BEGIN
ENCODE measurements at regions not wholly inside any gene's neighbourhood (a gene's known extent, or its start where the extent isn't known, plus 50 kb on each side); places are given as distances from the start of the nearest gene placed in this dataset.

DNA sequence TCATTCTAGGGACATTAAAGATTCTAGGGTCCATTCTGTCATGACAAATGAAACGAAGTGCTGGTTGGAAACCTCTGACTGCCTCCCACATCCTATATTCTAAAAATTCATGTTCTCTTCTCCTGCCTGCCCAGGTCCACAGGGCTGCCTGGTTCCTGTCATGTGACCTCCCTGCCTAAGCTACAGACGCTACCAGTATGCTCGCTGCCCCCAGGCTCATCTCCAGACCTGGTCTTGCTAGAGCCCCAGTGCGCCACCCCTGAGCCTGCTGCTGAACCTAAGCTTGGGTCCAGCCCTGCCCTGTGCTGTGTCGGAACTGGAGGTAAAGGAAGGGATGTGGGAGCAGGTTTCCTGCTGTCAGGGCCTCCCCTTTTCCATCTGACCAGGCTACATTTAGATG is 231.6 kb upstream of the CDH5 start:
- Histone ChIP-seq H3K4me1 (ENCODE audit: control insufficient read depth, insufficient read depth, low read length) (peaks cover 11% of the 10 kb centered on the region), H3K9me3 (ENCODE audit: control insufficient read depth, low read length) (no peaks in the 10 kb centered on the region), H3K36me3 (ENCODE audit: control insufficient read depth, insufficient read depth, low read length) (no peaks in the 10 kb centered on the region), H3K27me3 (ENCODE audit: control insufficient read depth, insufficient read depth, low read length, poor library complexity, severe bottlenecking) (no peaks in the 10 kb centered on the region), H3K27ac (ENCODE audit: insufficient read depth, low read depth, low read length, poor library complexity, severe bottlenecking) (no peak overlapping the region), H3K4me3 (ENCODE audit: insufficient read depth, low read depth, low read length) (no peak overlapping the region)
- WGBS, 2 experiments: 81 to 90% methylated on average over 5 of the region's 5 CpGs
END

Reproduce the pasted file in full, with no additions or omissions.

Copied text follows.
ENCODE measurements at regions not wholly inside any gene's neighbourhood (a gene's known extent, or its start where the extent isn't known, plus 50 kb on each side); places are given as distances from the start of the nearest gene placed in this dataset.

DNA sequence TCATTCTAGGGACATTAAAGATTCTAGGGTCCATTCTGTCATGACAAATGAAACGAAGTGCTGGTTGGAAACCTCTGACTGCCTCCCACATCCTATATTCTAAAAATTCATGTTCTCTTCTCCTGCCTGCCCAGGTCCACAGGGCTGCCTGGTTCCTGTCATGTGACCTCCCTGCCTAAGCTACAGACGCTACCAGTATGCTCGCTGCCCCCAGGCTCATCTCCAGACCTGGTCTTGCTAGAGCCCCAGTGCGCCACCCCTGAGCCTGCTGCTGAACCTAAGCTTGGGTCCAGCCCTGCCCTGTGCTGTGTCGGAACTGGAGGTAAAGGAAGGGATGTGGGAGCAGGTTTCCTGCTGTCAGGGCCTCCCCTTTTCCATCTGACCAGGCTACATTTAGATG is 231.6 kb upstream of the CDH5 start:
- Histone ChIP-seq H3K4me1 (ENCODE audit: control insufficient read depth, insufficient read depth, low read length) (peaks cover 11% of the 10 kb centered on the region), H3K9me3 (ENCODE audit: control insufficient read depth, low read length) (no peaks in the 10 kb centered on the region), H3K36me3 (ENCODE audit: control insufficient read depth, insufficient read depth, low read length) (no peaks in the 10 kb centered on the region), H3K27me3 (ENCODE audit: control insufficient read depth, insufficient read depth, low read length, poor library complexity, severe bottlenecking) (no peaks in the 10 kb centered on the region), H3K27ac (ENCODE audit: insufficient read depth, low read depth, low read length, poor library complexity, severe bottlenecking) (no peak overlapping the region), H3K4me3 (ENCODE audit: insufficient read depth, low read depth, low read length) (no peak overlapping the region)
- WGBS, 2 experiments: 81 to 90% methylated on average over 5 of the region's 5 CpGs